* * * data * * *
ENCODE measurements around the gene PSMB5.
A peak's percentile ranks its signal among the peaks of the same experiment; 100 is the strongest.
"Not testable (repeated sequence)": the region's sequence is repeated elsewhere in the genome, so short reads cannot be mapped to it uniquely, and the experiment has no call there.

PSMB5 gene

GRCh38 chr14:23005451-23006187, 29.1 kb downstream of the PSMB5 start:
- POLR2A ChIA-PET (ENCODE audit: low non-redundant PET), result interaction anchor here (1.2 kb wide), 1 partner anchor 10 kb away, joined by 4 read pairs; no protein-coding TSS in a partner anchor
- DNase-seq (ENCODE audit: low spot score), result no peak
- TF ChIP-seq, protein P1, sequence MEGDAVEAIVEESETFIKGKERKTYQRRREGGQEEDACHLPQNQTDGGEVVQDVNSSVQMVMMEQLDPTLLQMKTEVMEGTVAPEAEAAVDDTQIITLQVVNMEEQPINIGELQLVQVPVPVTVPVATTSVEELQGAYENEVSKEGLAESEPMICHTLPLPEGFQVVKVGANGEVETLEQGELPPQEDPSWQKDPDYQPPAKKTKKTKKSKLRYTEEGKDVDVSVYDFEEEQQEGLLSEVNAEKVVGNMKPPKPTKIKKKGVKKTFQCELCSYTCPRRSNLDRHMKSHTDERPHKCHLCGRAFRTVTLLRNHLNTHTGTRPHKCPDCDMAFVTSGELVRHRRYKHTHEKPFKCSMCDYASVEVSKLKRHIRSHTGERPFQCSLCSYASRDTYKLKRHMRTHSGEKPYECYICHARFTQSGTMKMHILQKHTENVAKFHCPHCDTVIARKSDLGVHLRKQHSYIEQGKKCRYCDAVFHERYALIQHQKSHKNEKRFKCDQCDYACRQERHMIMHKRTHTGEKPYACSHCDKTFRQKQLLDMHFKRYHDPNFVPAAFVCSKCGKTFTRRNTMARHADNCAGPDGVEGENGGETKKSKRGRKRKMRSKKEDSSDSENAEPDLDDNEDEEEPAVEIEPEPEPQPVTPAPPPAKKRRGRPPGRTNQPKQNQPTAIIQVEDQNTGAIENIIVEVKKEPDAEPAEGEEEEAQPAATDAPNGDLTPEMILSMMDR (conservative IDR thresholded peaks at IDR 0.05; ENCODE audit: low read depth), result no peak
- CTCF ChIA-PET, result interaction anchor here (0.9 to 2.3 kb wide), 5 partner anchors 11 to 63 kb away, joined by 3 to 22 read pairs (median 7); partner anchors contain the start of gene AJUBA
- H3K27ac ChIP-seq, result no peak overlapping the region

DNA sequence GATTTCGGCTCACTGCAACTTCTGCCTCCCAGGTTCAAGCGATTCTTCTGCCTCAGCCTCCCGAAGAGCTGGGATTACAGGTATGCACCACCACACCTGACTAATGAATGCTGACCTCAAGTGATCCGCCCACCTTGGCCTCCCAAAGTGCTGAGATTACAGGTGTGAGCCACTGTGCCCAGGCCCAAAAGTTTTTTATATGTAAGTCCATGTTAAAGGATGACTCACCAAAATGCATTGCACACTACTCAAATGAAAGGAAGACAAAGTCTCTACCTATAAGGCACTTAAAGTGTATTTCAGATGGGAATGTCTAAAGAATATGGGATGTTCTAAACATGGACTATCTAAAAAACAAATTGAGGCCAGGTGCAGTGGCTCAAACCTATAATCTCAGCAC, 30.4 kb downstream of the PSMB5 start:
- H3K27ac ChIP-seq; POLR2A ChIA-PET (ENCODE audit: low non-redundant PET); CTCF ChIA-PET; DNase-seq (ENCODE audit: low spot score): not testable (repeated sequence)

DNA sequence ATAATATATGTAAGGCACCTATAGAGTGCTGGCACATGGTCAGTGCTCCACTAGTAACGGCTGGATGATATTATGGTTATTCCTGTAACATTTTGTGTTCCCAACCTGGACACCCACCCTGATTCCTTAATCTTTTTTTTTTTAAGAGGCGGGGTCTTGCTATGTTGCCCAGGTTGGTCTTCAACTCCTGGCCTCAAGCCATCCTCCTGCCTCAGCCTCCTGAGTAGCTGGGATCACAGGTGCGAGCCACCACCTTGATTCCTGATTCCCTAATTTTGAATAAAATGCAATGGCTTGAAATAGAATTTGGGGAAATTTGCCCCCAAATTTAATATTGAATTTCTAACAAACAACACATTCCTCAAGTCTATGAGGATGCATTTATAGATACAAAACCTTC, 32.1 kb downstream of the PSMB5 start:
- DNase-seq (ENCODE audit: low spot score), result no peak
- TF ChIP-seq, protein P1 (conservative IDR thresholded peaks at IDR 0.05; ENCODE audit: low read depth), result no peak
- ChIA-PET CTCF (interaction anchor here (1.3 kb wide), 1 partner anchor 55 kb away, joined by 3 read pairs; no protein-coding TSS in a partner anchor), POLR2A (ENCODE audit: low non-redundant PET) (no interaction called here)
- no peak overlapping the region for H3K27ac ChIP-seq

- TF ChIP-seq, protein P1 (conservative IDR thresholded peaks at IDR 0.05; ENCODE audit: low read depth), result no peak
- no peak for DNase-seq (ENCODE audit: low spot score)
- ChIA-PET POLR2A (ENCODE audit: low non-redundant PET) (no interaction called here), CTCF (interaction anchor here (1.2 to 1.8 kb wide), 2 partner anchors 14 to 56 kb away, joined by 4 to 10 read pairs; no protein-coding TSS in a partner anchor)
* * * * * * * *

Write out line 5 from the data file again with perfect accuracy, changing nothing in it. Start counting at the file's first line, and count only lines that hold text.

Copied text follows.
GRCh38 chr14:23005451-23006187, 29.1 kb downstream of the PSMB5 start: